A system of paths leads around the lakes. On the north side of Upper Lake a track on the north side of The Cut leads west into Bridge Royd Wood and continues past an early C19 summerhouse (listed grade II), c 200m north-west of Cascade Bridge. A monument in the form of an unfluted column on a plinth, now (1997) in ruinous condition, is situated in the woodland c 400m north-west of Cascade Bridge. At the head of Upper Lake there is a boathouse with four monolithic stone columns supporting a C20 roof. The path curves eastwards to follow the south shore of the Lake and c 200m south-west of Cascade Bridge there is a rustic stone grotto with two entrances and a conical roof, designed late C18 by William Lindley. Inside there are traces shellwork on the walls and ceiling. Woodland called Bath Wood on the south side of Upper Lake is divided from the parkland by a stone wall.
On the south side of Lower Lake there is grassland with scattered trees and clumps which is divided from the park by a ha-ha, a continuation of the wall along the edge of Bath Woods. This runs from a point c 180m south-west of Cascade Bridge eastwards to the edge of Oxley Bank Wood. A path along the south side of Lower Lake affords views of Bretton Hall over the water. Some 300m south-east of Cascade Bridge, Menagerie Wood is the site of a curved lake with an enclosure around it shown on the 1849(51 OS map and marked Menagerie. It does not appear on the 1908 OS map. The path continues past a disused quarry which has a well set into the rock face with an entrance with a partially legible stone tablet above it bearing the date 1685. At the head of the Lake there is a dam which was constructed in compliance with the Reservoirs Act of 1975 and opened in 1992. On the north side of Lower Lake The Cut is crossed by a bridge (listed grade II) with three arches, from which point the watercourse turns to the south and descends a series of three stepped weirs (listed grade II) lined with stone, over which the water falls as a cascade before joining with the outflow from the Lake.
The pleasure grounds north of the Hall have been partially overlaid by late C20 building and car parks amongst thin woodland.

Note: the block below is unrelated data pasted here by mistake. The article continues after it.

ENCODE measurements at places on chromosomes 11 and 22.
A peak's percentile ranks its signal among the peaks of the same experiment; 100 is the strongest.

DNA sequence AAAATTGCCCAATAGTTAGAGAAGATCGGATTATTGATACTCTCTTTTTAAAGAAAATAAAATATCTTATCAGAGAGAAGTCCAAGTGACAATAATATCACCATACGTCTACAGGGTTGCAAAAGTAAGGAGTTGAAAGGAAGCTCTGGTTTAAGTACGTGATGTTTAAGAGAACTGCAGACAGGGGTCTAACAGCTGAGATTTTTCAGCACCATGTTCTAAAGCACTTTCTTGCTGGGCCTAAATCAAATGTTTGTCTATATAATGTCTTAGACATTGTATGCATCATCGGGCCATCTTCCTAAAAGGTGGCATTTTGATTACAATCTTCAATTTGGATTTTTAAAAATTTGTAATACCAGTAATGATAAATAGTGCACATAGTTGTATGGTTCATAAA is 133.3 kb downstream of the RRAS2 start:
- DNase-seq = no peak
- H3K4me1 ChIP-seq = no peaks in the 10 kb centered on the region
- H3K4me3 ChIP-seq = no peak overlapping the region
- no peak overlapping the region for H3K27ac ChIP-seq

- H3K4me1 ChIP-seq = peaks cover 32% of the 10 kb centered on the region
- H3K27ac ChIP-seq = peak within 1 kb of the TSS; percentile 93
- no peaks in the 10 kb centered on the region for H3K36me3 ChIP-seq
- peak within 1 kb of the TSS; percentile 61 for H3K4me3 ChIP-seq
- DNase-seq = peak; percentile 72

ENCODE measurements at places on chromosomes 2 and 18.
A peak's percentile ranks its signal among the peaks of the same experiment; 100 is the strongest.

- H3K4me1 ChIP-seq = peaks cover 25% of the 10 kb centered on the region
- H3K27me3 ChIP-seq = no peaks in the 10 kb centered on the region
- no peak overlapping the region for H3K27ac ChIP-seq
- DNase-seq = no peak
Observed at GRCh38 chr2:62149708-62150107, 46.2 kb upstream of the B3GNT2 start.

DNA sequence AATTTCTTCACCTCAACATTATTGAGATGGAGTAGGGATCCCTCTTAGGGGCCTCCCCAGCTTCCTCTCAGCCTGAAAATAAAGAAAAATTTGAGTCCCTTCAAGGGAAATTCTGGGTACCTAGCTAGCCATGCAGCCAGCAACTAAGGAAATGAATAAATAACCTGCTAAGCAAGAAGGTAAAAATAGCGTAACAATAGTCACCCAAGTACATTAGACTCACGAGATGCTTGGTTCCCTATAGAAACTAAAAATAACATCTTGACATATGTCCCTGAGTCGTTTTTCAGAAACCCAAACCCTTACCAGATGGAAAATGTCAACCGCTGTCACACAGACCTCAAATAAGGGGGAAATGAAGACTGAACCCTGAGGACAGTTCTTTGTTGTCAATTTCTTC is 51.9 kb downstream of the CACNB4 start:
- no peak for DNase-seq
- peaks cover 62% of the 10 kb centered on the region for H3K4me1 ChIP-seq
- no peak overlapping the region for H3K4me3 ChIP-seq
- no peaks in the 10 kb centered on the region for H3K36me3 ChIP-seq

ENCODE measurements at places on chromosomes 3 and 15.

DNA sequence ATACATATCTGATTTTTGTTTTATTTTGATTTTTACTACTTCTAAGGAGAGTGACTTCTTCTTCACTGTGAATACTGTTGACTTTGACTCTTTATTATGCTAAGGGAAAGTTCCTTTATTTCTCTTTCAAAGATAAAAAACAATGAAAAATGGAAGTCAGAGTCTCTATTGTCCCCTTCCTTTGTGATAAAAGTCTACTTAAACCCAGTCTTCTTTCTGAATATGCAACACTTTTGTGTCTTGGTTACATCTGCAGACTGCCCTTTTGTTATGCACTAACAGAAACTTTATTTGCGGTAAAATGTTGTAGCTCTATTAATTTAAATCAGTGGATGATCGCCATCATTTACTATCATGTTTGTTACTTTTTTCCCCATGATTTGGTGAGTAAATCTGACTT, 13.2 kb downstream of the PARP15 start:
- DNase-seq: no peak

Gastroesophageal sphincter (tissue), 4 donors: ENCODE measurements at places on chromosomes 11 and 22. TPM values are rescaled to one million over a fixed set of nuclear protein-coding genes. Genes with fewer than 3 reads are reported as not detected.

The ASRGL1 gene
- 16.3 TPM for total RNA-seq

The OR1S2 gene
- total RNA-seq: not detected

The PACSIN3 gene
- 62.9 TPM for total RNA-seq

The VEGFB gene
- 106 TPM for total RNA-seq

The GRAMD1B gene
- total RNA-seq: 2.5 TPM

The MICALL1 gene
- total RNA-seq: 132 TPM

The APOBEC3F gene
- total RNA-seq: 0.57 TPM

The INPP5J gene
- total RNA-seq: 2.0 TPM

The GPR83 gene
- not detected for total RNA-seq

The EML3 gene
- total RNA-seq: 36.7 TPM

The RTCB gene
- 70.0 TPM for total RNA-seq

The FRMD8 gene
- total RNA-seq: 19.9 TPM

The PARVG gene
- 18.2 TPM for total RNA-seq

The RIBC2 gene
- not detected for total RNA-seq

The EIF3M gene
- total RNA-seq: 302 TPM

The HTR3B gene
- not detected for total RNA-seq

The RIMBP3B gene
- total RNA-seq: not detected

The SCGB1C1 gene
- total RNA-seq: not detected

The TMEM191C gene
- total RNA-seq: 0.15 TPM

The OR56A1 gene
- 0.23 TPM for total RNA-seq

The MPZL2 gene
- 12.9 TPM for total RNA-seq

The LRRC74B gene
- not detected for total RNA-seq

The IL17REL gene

PARK There are three areas of parkland. South of the lakes Long Side consists of grassland with scattered trees and a belt of woodland, shown on the 1810 estate map, running along Oxley Bank. It is divided into fields by fencing and used for pasture. On the west side of the Hall, Middle Park is of similar character to Long Side. Land north of Middle Park is thought to be the site of a C17 or earlier deer park (LUC 1996). Bella Vista Plantation, in the north-west corner of the park, is shown on the 1810 estate map. It takes its name from a gothic tower, probably built in the late C18, which was demolished during the C20. On the east side of the Hall parkland called Bretton Country Park and formerly known as Broad Ing is open grassland with scattered mature trees and a belt of woodland running along the east and north boundaries, much as shown on the 1849-51 OS map. This area was imparked in 1782 by Sir Thomas Wentworth who described the work in a letter to his sister (quoted in LUC 1996). Sir Thomas had consulted Richard Woods (1716-93) in 1764 and a bridge built to his design in the middle of that year in an unknown location was swept away by a flood a few months after it had been completed. It is not known if any other works were carried out were to his design, but works were being planned at this time according to John Spencer of neighbouring Canon Hall. His diary for July 1764 records a visit to Bretton when he 'din'd at Sir Thomas Wentworth's and walked over the Park and view'd his intended improvements' (ibid).